A Centuary Though Devil’s Slide

From Railroad to Interstate Highway to Coastal Hiking Trail…   After 28 years of service for the Pacifica Fire Department, Cal Hinton had responded to over fifty incidents at Devils Slide. A majority of the calls were for cars off the roadway or climbers in jeopardy. Hinton responded to a call in 1955 where a couple had perished, a San Francisco Firefighter and his family. The memory stuck with Hal, and he was able to share it years later with the San Mateo Historical Association. The Devil’s Slide area of Highway 1 was a short part of a narrow passage connecting Pacifica to Montara. It had been a hazard since the beginning. The Association cites a San Francisco Newspaper article in 1912, which described the strip of road “As treacherous a piece of road as can be found. Death stalks in front and lurks behind in every foot of the […]

Continue Reading

The Serenity of Lake Merritt

America’s First Wildlife Preserve and Oakland’s Crown Jewel…   Lake Merritt is not a lake. It’s the first thing you should know about Oakland’s urban waterpark. It’s a tidal lagoon or estuary.  Formed roughly 12,000 years ago after the end of the last Ice Age, the lagoon has been reshaped over the last 150 years into a water park. Lake Merritt, originally known as Laguna Peralta, is fed by a canal that flows under the Nimitz Freeway, seeping saltwater between itself and the Bay. For many, Lake Merritt is an excellent way to spend a weekend afternoon. The calm waters of the lake and the dissident of migrating birds create a serene atmosphere amongst the urban sprawl. The depth of the Lake’s history and what it offers Oakland is worth discovering.   A Short History of America’s First Wildlife Preserve Lake Merritt was originally the home of Ohlone Indians that […]

Continue Reading

La Mujeres Muralistas and the Fantasy on 24th Street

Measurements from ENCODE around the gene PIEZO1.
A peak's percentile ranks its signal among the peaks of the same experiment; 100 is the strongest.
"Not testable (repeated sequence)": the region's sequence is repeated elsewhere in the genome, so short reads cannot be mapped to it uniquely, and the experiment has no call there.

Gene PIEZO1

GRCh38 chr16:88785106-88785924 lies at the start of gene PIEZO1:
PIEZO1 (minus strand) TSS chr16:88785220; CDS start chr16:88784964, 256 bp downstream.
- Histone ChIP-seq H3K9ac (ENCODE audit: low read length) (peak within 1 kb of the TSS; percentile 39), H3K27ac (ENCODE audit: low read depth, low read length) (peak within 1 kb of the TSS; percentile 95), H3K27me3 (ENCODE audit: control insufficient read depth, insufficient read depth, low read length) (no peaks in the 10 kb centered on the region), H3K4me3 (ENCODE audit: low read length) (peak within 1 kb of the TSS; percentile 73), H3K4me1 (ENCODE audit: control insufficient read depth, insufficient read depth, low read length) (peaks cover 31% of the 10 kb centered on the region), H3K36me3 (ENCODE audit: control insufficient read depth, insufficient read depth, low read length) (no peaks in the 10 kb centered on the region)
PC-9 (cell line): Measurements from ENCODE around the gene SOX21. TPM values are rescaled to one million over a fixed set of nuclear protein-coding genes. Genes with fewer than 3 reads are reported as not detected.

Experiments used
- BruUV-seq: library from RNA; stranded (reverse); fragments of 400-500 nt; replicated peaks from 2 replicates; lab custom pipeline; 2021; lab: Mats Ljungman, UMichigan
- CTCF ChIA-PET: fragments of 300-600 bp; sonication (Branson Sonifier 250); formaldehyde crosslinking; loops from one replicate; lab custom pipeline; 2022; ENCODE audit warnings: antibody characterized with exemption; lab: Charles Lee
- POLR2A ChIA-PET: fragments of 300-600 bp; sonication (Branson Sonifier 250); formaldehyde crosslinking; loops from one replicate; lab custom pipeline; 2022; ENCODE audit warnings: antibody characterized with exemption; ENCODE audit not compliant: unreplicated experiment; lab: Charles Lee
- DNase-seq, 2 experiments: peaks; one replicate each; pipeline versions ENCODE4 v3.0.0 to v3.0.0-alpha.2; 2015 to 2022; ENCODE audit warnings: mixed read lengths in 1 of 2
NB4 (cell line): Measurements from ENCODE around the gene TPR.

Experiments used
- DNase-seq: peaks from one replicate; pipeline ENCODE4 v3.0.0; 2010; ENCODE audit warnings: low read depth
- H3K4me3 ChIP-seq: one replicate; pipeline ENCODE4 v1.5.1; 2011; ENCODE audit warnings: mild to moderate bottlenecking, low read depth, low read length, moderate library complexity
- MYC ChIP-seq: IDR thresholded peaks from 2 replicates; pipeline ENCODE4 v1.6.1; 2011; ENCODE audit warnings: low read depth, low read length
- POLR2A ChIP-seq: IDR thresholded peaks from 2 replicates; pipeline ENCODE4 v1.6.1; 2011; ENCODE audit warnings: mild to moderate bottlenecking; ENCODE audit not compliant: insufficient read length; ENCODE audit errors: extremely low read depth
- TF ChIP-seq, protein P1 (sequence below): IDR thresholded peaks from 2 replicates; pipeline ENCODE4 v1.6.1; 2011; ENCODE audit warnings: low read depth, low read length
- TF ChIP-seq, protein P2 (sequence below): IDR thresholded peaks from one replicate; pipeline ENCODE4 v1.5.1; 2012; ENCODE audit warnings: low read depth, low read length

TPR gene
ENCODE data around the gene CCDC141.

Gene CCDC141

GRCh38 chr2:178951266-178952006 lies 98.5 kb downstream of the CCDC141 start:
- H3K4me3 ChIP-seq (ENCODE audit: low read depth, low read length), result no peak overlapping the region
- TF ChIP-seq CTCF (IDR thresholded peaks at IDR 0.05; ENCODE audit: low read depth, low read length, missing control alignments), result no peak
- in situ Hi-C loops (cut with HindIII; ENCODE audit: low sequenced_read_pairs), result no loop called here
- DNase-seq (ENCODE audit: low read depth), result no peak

Deep in the Mission District on 24th street between York and Bryant is a small children’s park nestled between two businesses–Five Markets Groceries and La Mexicana Bakery. The park includes small play areas for young children, a water fountain, seating spaces, and on the edifices of the neighboring structures are a series of colorful murals. One of these murals that decorates the surface of a three story building is called “Fantasy World for Children.” It  was painted by some very important women in the history of the Mission. A Miniature Park for 24th Street The park is one of many of its kind in San Francisco called “Mini Parks.” The history of these parks, all 44 of them, are a cornerstone of the city’s philanthropic and community spirit, exemplified by its plethora of community leaders and city administrators. The origins of the parks came out of the same time period […]

Continue Reading

Digging Up the Foundations of Sutro Tower

Sutro Tower from Glenbrook Avenue

The Origins and History of San Francisco’s TV Tower…   Sutro Tower has stood on top of Mount Sutro so long that it is hard remembering a time when it wasn’t there. I was born two months before its patriotic birthday on July 4th, 1973; and so, for me, it has nearly always resided over the city. It has been celebrated and panned by locals and visitors alike. Herb Caen always had the best insults for the tower, such as “”I keep waiting for it to stalk down the hill and attack the Golden Gate Bridge” or visualizing it to a “giant erector set that was stalking to march down and eat…” Fritz Leiber, in the opening of his novel Our Lady of Darkness called it “The TV tower — San Francisco’s Eiffel, you could call it — was broad-shouldered, slender-waisted, and long-legged like a beautiful and stylish woman — […]

Continue Reading